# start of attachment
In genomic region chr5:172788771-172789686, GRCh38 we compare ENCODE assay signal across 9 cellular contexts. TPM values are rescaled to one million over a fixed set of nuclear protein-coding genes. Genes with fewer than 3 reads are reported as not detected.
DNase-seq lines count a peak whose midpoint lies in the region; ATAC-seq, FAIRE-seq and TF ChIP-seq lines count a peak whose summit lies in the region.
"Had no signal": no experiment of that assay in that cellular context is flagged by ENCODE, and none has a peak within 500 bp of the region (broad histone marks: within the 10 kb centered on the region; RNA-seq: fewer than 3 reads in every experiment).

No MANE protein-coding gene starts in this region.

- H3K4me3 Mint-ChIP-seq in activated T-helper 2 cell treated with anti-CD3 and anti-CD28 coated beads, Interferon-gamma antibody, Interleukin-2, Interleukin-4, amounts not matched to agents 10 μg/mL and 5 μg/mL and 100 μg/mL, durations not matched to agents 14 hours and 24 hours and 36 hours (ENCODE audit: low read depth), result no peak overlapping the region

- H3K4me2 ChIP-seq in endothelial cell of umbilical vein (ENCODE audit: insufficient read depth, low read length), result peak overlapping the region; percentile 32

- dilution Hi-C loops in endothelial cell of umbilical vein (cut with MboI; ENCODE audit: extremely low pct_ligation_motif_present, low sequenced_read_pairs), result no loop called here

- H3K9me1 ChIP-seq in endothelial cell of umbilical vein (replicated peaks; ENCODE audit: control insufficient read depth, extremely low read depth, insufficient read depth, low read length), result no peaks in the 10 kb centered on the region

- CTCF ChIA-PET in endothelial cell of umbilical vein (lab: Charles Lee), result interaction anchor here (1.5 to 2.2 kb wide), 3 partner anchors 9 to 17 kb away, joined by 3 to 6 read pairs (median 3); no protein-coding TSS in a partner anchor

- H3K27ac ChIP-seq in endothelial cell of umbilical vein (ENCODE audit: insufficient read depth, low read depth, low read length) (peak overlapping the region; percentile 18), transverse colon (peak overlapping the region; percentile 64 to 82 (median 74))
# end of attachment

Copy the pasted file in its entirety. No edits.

In genomic region chr5:172788771-172789686, GRCh38 we compare ENCODE assay signal across 9 cellular contexts. TPM values are rescaled to one million over a fixed set of nuclear protein-coding genes. Genes with fewer than 3 reads are reported as not detected.
DNase-seq lines count a peak whose midpoint lies in the region; ATAC-seq, FAIRE-seq and TF ChIP-seq lines count a peak whose summit lies in the region.
"Had no signal": no experiment of that assay in that cellular context is flagged by ENCODE, and none has a peak within 500 bp of the region (broad histone marks: within the 10 kb centered on the region; RNA-seq: fewer than 3 reads in every experiment).

No MANE protein-coding gene starts in this region.

- H3K4me3 Mint-ChIP-seq in activated T-helper 2 cell treated with anti-CD3 and anti-CD28 coated beads, Interferon-gamma antibody, Interleukin-2, Interleukin-4, amounts not matched to agents 10 μg/mL and 5 μg/mL and 100 μg/mL, durations not matched to agents 14 hours and 24 hours and 36 hours (ENCODE audit: low read depth), result no peak overlapping the region

- H3K4me2 ChIP-seq in endothelial cell of umbilical vein (ENCODE audit: insufficient read depth, low read length), result peak overlapping the region; percentile 32

- dilution Hi-C loops in endothelial cell of umbilical vein (cut with MboI; ENCODE audit: extremely low pct_ligation_motif_present, low sequenced_read_pairs), result no loop called here

- H3K9me1 ChIP-seq in endothelial cell of umbilical vein (replicated peaks; ENCODE audit: control insufficient read depth, extremely low read depth, insufficient read depth, low read length), result no peaks in the 10 kb centered on the region

- CTCF ChIA-PET in endothelial cell of umbilical vein (lab: Charles Lee), result interaction anchor here (1.5 to 2.2 kb wide), 3 partner anchors 9 to 17 kb away, joined by 3 to 6 read pairs (median 3); no protein-coding TSS in a partner anchor

- H3K27ac ChIP-seq in endothelial cell of umbilical vein (ENCODE audit: insufficient read depth, low read depth, low read length) (peak overlapping the region; percentile 18), transverse colon (peak overlapping the region; percentile 64 to 82 (median 74))